Amnat Ruenroeng’s backstory has been a source of fascination for those western journalists and fight-fans interested in the more obscure corners of the fistic globe. Ruenroeng appeals to the old-school in all of us; ex-con makes good in the most savage of noble pursuits, what would have become of him without boxing? People eat that stuff for lunch.
Sometimes though, boxing doesn’t remove the jailhouse from the fighter so much as enhance it. Think Tyson and the ear or Liston and that probable dive in Maine. Usually though, the jailhouse in the fighter is controlled by the rules at hand, by the unshakable truth of combat and a referee who, at the very least, is determined to protect the fighters to hand.
Those essential tenants were abandoned today in Bangkok, Thailand where the visit of the #10 flyweight John Reil Casimero (out of the Philippines) to the back yard of the #3 flyweight, Ruenroeng, descended into farce. Instead, Ruenroeng was allowed to break almost every single rule of the ring by a referee Larry Doggett who was very clearly guilty of at the least ineptitude. Like much in life that is truly ludicrous, it was funny and tragic in equal measures.
Things got off to an alarming start, with Casimero rushing Ruenroeng and landing a right hand to which the Thai responded with a charge, grab and judoesque throwdown. That the referee neglected to rub down Casimero’s gloves was a shadow of things to come.
Perhaps as much as the next minute was fought clean, which is frustrating because it showed what an interesting contest was to hand – Casimero leading with straight punches and charging, the more skilled Ruenroeng trying to outwait him with baited counterpunches. Ruenroeng received a stern warning for wrestling with about a minute left to go in the first but Doggett neglected to break a clinch in the final seconds, instead allowing the two to hug it out for an inordinate length of time, and then failed to take any action when Ruenroeng aimed a savage right hand at Casimero after the bell.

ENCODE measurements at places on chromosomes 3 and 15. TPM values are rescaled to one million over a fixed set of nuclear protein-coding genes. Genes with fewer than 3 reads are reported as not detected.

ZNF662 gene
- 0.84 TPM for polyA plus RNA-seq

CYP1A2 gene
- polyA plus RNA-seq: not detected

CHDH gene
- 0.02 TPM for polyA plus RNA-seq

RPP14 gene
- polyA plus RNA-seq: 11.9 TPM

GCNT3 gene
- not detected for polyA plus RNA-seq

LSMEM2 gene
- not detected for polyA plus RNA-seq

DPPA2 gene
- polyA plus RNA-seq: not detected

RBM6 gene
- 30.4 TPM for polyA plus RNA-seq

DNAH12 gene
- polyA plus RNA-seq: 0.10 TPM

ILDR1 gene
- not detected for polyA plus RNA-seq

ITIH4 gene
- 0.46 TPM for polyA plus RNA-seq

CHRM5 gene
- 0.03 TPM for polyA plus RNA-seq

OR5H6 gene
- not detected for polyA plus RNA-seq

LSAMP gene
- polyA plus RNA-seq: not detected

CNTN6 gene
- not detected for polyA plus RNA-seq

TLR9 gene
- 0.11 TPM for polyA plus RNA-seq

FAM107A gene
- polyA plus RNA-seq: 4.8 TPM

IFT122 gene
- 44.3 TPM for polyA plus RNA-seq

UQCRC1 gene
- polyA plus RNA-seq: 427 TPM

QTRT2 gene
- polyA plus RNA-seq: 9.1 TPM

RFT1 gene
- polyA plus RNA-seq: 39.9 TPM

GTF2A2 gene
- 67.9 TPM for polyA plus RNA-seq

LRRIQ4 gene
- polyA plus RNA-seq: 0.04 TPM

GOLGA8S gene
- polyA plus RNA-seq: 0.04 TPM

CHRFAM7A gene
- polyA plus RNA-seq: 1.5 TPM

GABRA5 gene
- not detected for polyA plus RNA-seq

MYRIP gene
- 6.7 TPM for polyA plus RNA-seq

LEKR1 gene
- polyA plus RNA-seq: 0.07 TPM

Ruenroeng scored a legitimate, fast-handed knockdown near the beginning of the second but Casimero appeared only to have been flashed and when Ruenroeng went back to work it was with a stern jab to the middle of the body rather than power-shots aimed at the head. This was good strategy. The guillotine choke-hold he placed on Casimero as the round wound down was a little more questionable, however.
So was his determination to wrestle Casimero to the ropes and pin him there at the opening of the third; the Filipino got in on the fun appearing to drive a knee into his opponent’s thigh as he was pinned there. After Ruenroeng finally obeyed the referee’s command to break or fight out, the two swapped jabs until Casimero caught his man with a counter-hook every bit as sweet as the one that Ruenroeng had used to drop him in the second – only for the referee to inexplicably rule a slip. Ruenroeng, upon regaining his feet, launched himself at Casimero and placed him in the guillotine once more. Doggett did not even issue a warning. A deliberate trip followed, then another attempted throw. Finally Daggitt called time…but only to arrange for Ruenroeng to have his bootlace re-tied.